The ATL2640 is one example of a library in this class. It has a bin where exported cartridges simply pile up. No operator interaction with the LCP is required.

    Yes

    No

    The eject command causes the given cartridge to be marked as needing to be pushed out of the library, but the cartridge is not yet pushed out. The LCP is free to move the cartridge if it needs to. An openPort command tells the LCP that the operator is ready to physically take the cartridges out of the library. The library continues operation uninterrupted.

     

     

    A StorageTek silo is an example of this library type. The silo has a port with slots on the inside where the LCP can move cartridges when they are ejected. The openPort command unlocks access port(s) and allows the operator to remove the cartridge(s).

    Yes

    Yes

    The eject command causes the given cartridge to be marked as needing to be pushed out of the library, but the cartridge is not yet pushed out. The LCP is free to move the cartridge if it needs to. An openPort command tells the LCP to put the library into the “ready not” state and prepare it to allow the operator easy access to those cartridges marked for ejection.

     

     

    The EXABYTE 210 is an example of this type of library. It must be taken offline to physically remove cartridge(s). The openPort command puts the library into ready not state and unlocks the access door, allowing the operator to remove ejected cartridge(s).

     

     

    When an LCP determines that the access door has been opened and closed, it should lock the door, reinventory the library, complete affected ejects, inform the MLM server of slotmap changes, and transition to ready state.


    When a cartridge is physically ejected, it must immediately disappear from the OpenVault slotmap maintained by the LCP. This implies that an LCP that cannot immediately push a cartridge out of the library must be prepared to inform OpenVault that a particular slot ID (and therefore PCL) has been marked for ejection. The LCP should mark this slot as inaccessible and push the information to the MLM server.

    The LCP should recall this information from the OpenVault database upon booting, when OpenVault supports retrieval of LCP attributes from the MLM server's persistent storage.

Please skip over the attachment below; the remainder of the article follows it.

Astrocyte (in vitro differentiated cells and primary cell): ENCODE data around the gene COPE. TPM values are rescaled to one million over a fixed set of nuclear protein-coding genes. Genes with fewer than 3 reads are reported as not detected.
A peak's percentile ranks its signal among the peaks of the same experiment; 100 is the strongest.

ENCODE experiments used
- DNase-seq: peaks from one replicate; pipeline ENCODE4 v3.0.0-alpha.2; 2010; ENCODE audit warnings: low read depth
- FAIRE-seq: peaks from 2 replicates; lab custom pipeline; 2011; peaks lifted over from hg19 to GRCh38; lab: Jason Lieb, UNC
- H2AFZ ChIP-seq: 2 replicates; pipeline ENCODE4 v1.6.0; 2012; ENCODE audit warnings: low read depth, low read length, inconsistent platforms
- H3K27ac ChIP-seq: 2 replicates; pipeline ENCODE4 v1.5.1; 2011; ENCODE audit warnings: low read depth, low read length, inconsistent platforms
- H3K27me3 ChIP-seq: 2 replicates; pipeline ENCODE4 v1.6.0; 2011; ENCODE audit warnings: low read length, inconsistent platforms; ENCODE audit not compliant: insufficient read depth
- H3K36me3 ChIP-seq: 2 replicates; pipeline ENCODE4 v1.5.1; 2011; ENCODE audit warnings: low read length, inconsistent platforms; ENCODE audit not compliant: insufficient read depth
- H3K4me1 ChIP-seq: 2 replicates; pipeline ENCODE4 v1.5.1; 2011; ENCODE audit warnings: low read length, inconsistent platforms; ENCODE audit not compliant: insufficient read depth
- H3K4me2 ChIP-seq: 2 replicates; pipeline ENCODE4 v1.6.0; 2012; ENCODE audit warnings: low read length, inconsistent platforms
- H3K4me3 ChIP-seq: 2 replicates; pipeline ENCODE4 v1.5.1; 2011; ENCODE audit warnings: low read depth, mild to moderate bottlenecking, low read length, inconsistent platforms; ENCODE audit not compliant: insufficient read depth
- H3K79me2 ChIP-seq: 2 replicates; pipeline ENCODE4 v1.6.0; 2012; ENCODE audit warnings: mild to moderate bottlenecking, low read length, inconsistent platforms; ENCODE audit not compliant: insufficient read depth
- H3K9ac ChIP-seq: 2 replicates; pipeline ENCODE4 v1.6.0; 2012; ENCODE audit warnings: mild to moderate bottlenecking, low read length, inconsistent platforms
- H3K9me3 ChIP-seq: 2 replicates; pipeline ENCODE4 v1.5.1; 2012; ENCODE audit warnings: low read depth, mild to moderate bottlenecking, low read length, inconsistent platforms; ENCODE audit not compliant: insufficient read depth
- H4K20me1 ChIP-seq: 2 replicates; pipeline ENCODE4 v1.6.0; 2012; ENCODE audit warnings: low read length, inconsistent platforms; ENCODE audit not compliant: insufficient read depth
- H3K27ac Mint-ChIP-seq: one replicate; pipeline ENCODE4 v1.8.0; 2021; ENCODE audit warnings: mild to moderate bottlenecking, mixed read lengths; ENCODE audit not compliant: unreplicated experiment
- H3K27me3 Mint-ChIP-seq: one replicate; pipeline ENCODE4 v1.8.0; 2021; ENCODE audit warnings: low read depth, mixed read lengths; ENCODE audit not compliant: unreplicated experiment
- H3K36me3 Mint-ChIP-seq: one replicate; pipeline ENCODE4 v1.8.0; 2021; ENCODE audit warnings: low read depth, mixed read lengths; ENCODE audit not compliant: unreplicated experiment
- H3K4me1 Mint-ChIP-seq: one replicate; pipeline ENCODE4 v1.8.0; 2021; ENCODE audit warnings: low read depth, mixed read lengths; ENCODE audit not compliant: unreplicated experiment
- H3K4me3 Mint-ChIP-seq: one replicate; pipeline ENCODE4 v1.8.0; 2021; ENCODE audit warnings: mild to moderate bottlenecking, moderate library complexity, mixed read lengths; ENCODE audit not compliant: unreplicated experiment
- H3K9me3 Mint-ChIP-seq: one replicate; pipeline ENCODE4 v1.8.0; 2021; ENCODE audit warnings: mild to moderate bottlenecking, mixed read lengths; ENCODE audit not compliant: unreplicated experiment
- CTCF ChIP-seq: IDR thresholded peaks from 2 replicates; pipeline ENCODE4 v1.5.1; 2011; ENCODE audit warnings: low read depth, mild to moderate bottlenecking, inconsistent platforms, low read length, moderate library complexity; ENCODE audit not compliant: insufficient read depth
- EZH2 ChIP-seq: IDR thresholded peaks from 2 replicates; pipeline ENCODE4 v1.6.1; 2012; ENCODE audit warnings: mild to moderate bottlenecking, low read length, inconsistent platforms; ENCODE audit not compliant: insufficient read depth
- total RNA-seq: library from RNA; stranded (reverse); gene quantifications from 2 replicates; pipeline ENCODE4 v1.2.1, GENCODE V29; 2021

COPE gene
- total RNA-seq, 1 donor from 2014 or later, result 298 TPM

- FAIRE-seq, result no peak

• exit: Tells the LCP to clean up and exit.

    The LCP should store any persistent LCP or library information in the OpenVault database, complete or cancel any pending ALI commands, send or abort any pending ALI/R commands, do shutdown processing as required by its interface to the library, send ready lost and goodbye commands to the MLM server, and exit.

  • goodbye: Tells the communicating LCP to end this session.

  • mount: Places a cartridge into a drive. The arguments to mount are a list of tuples (slot ID, PCL, side) and a drive name. The operation involves taking a cartridge from one of the given slots and putting it into the specified drive. For multisided cartridges, placement is according to a specified side orientation, for example “side A” up. The slot list may have just one element; if more than one is specified, the LCP decides which slot to use. The LCP should send the corresponding changes in its slot and drive maps to the MLM server.


    Note: Multisided cartridges are not supported in OpenVault version 1.0.


  • move: Transfers a cartridge from one physical slot in the library to another physical slot. The move source is a slot ID, PCP pair, and the destination is a slot ID. The LCP should send the corresponding changes in its slot and drive maps to the MLM server.